Yan­gon to de­velop river trans­port ex­press sys­tem

The Myanmar Times - - Business - Ayenyein­win@mm­times.com AYE NYEIN WIN

THE Yan­gon Re­gion govern­ment is plan­ning to build a river ex­press sys­tem for pas­sen­gers – part of fun­da­men­tal trans­port re­forms that govern­ment of­fi­cials hope will bring a new wave of in­dus­trial goods and com­muters onto the coun­try’s wa­ter­ways.

Myan­mar is unique in South­east Asia in boast­ing wa­ter­ways – pri­mar­ily the Aye­yarwady and Chind­win rivers – that con­nect its main cities, ac­cord­ing to the Asian De­vel­op­ment Bank. But a lack of in­fra­struc­ture and in­vest­ment has left this trans­port re­source sorely un­der­utilised.

The Yan­gon Re­gion govern­ment is hop­ing to make bet­ter use of the city’s wa­ter­ways to help re­duce trans­porta­tion costs and traf­fic jams, chief min­is­ter U Phyo Min Thein said on July 22.

“The govern­ment is go­ing to up­grade wa­ter trans­porta­tion for com­muters and for trans­port­ing goods,” he said.

U Maung Aung from the Yan­gon Re­gion govern­ment’s Pub­lic Trans­port Author­ity Group said au­thor­i­ties would is­sue a ten­der for com­pa­nies to build and op­er­ate an ex­press river trans­port sys­tem for com­muters.

The ex­press sys­tem will in­clude jet­ties at des­ti­na­tions in­clud­ing Hlaing Thar­yar, Shwe Pyi Thar and Ky­ee­myindaing town­ships, he told The Myan­mar Times.

The re­gional govern­ment will de­cide on where to lo­cate the jet­ties and the win­ning com­pany or com­pa­nies will have to build them, he said, adding that he hoped to see the ex­press sys­tem run­ning in Oc­to­ber.

State-owned In­land Wa­ter Trans­port – which op­er­ates un­der the Min­istry of Trans­port and Com­mu­ni­ca­tions – will be in charge of is­su­ing a li­cence to op­er­ate the ex­press sys­tem, and mak­ing sure safety reg­u­la­tions are met, he added.

Re­form­ing In­land Wa­ter Trans­port is also a key part of a wider ef­fort to up­date the coun­try’s water­way sys­tem. The state-owned en­ter­prise (SOE) has long held a mo­nop­oly on water­way trans­port, which in ear­lier years was an im­port source of move­ment for pas­sen­gers and freight.

But a surge in car and truck own­er­ship on the back of looser im­port re­stric­tions has eaten into In­land Wa­ter Tran­port’s mar­ket share, an ADB re­port pub­lished last week said. The SOE saw freight turnover drop 65 per­cent be­tween 2011 and 2015, and pas­sen­ger num­bers fell 83pc, the re­port said.

A lack of fresh in­vest­ment mean­while has left the en­ter­prise with out­dated ships, jet­ties and ma­chin­ery. In­land Wa­ter Trans­port is los­ing about K400 mil­lion a month, ac­cord­ing to a sep­a­rate re­port sent to the new govern­ment.

In­land Wa­ter Trans­port is one of sev­eral state-owned en­ter­prises that the new govern­ment will privi­tise or cor­po­ra­tise, deputy min­is­ter U Maung Maung Win told The Myan­mar Times in May.

U Zaw Win, man­ag­ing di­rec­tor of In­land Wa­ter Trans­port, told The Myan­mar Times on July 22 that privi­ti­sa­tion was the ul­ti­mate aim, but that this would take some two or three years.

The ADB trans­port re­port said the SOE can “re­bound from its very de­graded sit­u­a­tion”, but that this will re­quire pub­lic fi­nan­cial sup­port for at least two more years.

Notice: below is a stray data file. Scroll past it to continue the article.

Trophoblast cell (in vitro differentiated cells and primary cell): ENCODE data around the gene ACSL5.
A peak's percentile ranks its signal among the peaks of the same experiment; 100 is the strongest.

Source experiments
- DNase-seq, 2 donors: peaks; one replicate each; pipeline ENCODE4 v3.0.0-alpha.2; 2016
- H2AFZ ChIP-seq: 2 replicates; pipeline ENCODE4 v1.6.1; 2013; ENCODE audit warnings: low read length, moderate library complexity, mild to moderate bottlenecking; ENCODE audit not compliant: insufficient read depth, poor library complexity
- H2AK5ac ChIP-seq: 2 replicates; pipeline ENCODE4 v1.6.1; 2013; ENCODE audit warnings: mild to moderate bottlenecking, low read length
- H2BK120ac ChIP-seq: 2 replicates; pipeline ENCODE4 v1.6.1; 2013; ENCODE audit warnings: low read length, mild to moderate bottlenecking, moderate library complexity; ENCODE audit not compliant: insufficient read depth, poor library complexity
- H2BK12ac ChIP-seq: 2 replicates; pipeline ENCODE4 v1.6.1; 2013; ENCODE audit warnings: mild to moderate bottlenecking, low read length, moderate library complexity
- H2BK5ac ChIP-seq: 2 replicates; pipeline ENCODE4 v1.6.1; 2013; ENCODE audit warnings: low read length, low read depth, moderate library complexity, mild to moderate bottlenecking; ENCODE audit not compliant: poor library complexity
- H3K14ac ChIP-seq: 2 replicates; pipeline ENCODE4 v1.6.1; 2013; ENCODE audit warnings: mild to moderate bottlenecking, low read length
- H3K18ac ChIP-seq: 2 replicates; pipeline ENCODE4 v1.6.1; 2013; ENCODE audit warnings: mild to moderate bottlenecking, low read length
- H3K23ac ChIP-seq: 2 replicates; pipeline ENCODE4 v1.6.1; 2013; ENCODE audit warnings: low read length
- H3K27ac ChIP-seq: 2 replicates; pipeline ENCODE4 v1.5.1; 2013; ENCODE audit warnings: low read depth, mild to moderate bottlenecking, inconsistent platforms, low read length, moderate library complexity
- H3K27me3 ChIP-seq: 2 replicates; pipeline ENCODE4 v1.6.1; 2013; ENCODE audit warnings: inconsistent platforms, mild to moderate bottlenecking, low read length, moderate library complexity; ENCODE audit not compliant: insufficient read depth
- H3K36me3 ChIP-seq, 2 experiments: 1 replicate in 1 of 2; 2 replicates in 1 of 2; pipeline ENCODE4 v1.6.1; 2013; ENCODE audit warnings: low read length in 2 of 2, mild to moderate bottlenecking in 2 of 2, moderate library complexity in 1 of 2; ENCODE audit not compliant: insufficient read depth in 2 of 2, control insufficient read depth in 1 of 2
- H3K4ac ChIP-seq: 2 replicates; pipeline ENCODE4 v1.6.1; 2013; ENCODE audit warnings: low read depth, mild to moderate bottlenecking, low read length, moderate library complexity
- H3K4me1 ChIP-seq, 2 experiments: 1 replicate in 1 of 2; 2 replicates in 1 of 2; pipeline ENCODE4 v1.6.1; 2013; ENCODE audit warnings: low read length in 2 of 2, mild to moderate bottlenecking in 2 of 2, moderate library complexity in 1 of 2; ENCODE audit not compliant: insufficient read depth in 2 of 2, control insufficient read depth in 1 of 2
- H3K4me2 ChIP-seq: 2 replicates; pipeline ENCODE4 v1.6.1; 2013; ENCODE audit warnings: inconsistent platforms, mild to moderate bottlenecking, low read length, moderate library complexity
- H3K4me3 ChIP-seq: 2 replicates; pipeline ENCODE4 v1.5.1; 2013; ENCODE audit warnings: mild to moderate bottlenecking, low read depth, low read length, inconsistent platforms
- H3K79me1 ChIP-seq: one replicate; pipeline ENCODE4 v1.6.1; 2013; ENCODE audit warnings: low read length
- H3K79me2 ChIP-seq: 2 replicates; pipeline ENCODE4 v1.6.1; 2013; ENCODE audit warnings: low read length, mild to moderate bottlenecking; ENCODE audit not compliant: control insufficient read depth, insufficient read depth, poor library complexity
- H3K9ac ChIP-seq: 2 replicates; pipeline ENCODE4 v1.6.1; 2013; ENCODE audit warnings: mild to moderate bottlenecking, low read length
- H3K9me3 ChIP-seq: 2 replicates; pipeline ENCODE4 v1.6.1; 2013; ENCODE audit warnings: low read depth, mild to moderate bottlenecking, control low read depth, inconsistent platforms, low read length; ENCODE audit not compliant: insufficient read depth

The Min­istry of Plan­ning and Fi­nance will need to re­struc­ture In­land Wa­ter Trans­port’s fi­nan­cial obli­ga­tions, and the Min­istry of Trans­port and Com­mu­ni­ca­tions will need to lay-off or re­de­ploy the firm’s staff, the re­port added.

Myan­mar’s Road and In­land Wa­ter Trans­port Law, which was de­signed for a com­mand econ­omy and lim­its pri­vate com­pe­ti­tion in trans­port ser­vices, should be re­vised, the ADB said.

U Zaw Win is well aware of the short­falls in the sys­tem. The ships are old, and un­able to run 24 hours a day, while ma­chin­ery and jet­ties need up­grad­ing, he said.

“Our weak point is that we carry goods and pas­sen­gers to­gether [on the same ship],” he said, adding that In­land Wa­ter Trans­port plans to sep­a­rate the two in the fu­ture.

An­other new pol­icy will see the SOE run fer­ries to carry ship­ping con­tain­ers from jetty to jetty, he said.

This pol­icy is be­ing car­ried out as part of a Ja­pan In­ter­na­tional Co­op­er­a­tion Agency project in co­op­er­a­tion with a pri­vate ma­rine ser­vices com­pany, and there have been suc­cess­ful tests of ship­ping con­tain­ers be­tween Yan­gon and Man­dalay, he added.

If the wa­ter­ways can take more con­tainer trans­port this could help al­le­vi­ate traf­fic in down­town Yan­gon, where heavy trucks ship con­tain­ers in and out of the city through­out the day, U Zaw Win said.

He added that the ADB also sup­ports the project, and hopes the de­vel­op­ment bank would in­vest.

Win­fried Wick­lein, the ADB’s coun­try di­rec­tor for Myan­mar, said the bank had not de­cided whether it would pro­vide lend­ing as­sis­tance for river trans­port. This will be de­cided through dis­cus­sion with the govern­ment on ADB’s pro­posed coun­try part­ner­ship strat­egy for 2017-2021, he said. – Ad­di­tional re­port­ing by

Steve Gil­more

‘The ships are old ... Our weak point is that we carry goods and pas­sen­gers to­gether [on the same ship].’

U Zaw Win In­land Wa­ter Trans­port

Photo: Zarni Phyo

A pas­sen­ger boat crosses Yan­gon River to Dala town­ship.

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